New process designed to streamline faster care for EMS triage, transport of stroke patients

Getting the right treatment fast can help improve patient outcomes

March 28, 2017 Categories: Program News

DALLAS, March 28, 2017 — A new process, developed by the American Heart Association/ American Stroke Association, will help streamline the initial emergency care of stroke patients. 

      The new Severity-based Stroke Triage Algorithm for emergency medical services (EMS) equips ambulance crews with information and tools to better identify a stroke, assess a patient’s overall condition and determine the best hospital for the patient’s specific treatment needs.

      “The new algorithm is needed as new innovations in stroke treatment emerge, such as catheters used to remove large clots in the brain. Although the intravenous use of tissue plasminogen activator, or IV r-tPA (alteplase), is still the most common standard for treating many strokes, these newer endovascular treatments are appropriate in certain cases. However, they require specific equipment and specially-trained personnel that aren’t available at all hospitals, especially those in rural or suburban areas,” said Peter D. Panagos, M.D., co-chair of the American Heart Association/American Stroke Association Mission Lifeline: Stroke committee that helped oversee and develop the algorithm. “With these available treatment options, the challenge is identifying severe strokes early, before arrival at the hospital, to get patients to the right facility to get the right therapy in the right amount of time.”

The algorithm puts more responsibility on EMS to provide fast, appropriate triage for the most severely impaired stroke patients. It calls for first responders to use a regionally approved stroke severity tool that may help identify a larger ischemic stroke that may require both intravenous and endovascular thrombectomy treatments.

The protocol considers that regions around the U.S. have different assets and resources when it comes to treating stroke - meaning the right stroke care may not always be available at the closest facility. Ideally, providers, responders and other stakeholders in each region understand available resources and work together on a stroke EMS plan. The plan should allow EMS to triage large vessel occlusion stroke patients to centers offering advanced stroke treatments, such as endovascular thrombectomy, as needed, if doesn’t delay treatment too long or impact the use of IV alteplase.

“Sometimes, this could mean bypassing a smaller, closer hospital to get the patient to a larger center providing specialized treatment,” said Panagos, an associate professor of emergency medicine and neurology at Washington University School of Medicine in St. Louis. “Not only does it help to get stroke patients to the optimal hospital, but the algorithm also requires that smaller centers and larger centers work together in a collaborative fashion to streamline the effective care of stroke patients. We like to consider most care is appropriate locally and reserve transport to larger centers in only the most extreme cases.”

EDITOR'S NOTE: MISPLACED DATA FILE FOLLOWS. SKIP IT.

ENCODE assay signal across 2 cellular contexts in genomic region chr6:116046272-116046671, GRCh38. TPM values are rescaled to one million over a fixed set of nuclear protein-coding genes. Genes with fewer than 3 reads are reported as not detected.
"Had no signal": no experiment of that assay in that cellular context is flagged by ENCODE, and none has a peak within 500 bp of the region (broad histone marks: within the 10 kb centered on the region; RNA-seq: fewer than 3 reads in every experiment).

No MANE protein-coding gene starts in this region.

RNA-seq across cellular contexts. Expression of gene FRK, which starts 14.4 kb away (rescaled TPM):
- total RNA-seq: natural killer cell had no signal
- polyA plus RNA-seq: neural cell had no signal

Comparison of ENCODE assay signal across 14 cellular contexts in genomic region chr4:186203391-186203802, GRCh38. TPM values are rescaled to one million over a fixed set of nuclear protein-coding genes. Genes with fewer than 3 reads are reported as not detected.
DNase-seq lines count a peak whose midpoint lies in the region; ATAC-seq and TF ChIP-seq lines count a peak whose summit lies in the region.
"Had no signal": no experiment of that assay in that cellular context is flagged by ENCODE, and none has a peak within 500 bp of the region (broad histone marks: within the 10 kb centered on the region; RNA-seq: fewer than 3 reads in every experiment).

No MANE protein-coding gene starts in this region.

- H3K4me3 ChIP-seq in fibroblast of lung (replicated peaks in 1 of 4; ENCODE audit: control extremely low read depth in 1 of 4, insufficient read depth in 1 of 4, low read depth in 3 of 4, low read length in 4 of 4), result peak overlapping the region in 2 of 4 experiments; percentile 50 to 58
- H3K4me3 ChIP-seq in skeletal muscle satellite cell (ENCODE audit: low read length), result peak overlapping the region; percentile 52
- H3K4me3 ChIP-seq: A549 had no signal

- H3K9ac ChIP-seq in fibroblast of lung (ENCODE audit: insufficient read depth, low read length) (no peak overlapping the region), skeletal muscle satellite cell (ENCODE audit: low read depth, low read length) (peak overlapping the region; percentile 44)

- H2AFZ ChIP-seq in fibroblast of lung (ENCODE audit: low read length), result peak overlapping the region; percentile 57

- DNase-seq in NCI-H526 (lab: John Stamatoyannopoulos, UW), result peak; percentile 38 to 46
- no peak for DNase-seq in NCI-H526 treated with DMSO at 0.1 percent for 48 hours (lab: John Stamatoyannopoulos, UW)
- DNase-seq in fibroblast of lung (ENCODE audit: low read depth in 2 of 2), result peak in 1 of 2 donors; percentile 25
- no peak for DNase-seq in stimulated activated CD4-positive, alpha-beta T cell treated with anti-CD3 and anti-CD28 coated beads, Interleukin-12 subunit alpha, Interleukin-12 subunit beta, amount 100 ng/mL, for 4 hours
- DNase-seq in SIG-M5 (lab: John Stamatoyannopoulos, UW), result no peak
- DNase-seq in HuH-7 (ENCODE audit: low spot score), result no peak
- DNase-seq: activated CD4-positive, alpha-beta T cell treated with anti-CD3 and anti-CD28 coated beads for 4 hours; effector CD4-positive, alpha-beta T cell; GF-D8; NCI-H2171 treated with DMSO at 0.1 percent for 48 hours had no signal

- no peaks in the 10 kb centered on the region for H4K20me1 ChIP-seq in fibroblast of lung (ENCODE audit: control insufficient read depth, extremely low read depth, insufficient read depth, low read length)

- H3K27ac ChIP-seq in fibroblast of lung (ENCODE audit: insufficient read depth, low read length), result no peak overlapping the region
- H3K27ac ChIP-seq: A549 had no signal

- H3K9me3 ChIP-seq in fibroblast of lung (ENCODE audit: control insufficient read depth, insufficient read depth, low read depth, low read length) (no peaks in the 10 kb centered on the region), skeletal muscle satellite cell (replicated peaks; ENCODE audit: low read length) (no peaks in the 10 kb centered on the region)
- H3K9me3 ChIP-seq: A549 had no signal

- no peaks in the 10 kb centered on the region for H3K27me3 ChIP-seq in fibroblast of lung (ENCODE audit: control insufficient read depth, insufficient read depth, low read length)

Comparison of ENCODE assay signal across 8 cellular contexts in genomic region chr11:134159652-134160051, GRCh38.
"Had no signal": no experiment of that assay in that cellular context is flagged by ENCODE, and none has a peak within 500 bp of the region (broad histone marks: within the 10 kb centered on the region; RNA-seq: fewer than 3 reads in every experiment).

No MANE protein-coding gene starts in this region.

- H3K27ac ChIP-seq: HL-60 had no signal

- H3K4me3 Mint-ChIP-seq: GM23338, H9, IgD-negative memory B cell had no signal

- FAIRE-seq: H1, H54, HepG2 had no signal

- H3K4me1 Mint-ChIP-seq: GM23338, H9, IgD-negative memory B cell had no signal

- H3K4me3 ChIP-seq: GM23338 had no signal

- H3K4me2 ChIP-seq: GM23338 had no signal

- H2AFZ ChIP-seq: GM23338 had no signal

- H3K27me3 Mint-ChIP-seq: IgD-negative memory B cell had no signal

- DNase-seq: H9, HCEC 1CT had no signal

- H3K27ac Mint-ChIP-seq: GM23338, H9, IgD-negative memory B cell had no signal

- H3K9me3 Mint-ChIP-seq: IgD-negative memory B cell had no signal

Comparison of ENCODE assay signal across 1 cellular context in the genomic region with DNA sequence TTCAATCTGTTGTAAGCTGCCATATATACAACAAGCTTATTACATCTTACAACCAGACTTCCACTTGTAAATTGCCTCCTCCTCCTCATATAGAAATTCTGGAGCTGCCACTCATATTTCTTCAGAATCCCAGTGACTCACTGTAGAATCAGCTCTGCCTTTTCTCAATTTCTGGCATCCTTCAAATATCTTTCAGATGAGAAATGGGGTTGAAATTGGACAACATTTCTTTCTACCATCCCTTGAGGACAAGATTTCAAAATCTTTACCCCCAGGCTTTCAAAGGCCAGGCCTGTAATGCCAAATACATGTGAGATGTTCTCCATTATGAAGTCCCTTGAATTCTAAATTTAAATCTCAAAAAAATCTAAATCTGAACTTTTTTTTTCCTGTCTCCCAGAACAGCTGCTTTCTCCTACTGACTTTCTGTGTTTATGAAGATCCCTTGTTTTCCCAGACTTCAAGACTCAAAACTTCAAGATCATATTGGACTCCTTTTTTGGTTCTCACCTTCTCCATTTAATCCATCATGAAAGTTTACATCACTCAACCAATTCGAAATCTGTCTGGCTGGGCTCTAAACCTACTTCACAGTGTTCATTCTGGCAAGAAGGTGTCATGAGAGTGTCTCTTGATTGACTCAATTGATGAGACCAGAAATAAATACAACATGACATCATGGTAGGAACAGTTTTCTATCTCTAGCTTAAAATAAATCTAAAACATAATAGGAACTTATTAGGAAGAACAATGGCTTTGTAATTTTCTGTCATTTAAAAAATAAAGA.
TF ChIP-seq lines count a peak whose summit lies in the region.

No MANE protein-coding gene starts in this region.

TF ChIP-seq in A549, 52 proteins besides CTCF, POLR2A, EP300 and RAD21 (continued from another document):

A diverse group of healthcare professionals, including EMS and all levels of the hospital-based stroke care teams designed the Severity-based Stroke Triage Algorithm. It is broad enough to be applied across the country and across regions and flexible enough to be tailored to individual communities.

A national webinar to introduce the algorithm is scheduled for April 3. The link for registration is: https://engage.vevent.com/rt/americanheartassociation~040317.

The algorithm is available online for download at www.heart.org/MissionLifelineStroke.

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About the American Heart Association and American Stroke Association

The American Heart Association and the American Stroke Association are devoted to saving people from heart disease and stroke – the two leading causes of death in the world. We team with millions of volunteers to fund innovative research, fight for stronger public health policies, and provide lifesaving tools and information to prevent and treat these diseases. The Dallas-based American Heart Association is the nation’s oldest and largest voluntary organization dedicated to fighting heart disease and stroke. The American Stroke Association is a division of the American Heart Association. To learn more or to get involved, call 1-800-AHA-USA1, visit heart.org or call any of our offices around the country. Follow us on Facebook and Twitter.

The American Heart Association/American Stroke Association receives funding mostly from individuals. Foundations and corporations donate as well, and fund specific programs and events. Strict policies are enforced to prevent these relationships from influencing the association’s science content. Financial information for the American Heart Association, including a list of contributions from pharmaceutical companies and device manufacturers, is available at www.heart.org/corporatefunding.

For Media Inquiries: (214) 706-1173

Cathy Lewis (214) 706-1324; cathy.lewis@heart.org

For Public Inquiries: (800)-AHA-USA1 (242-8721)

heart.org and strokeassociation.org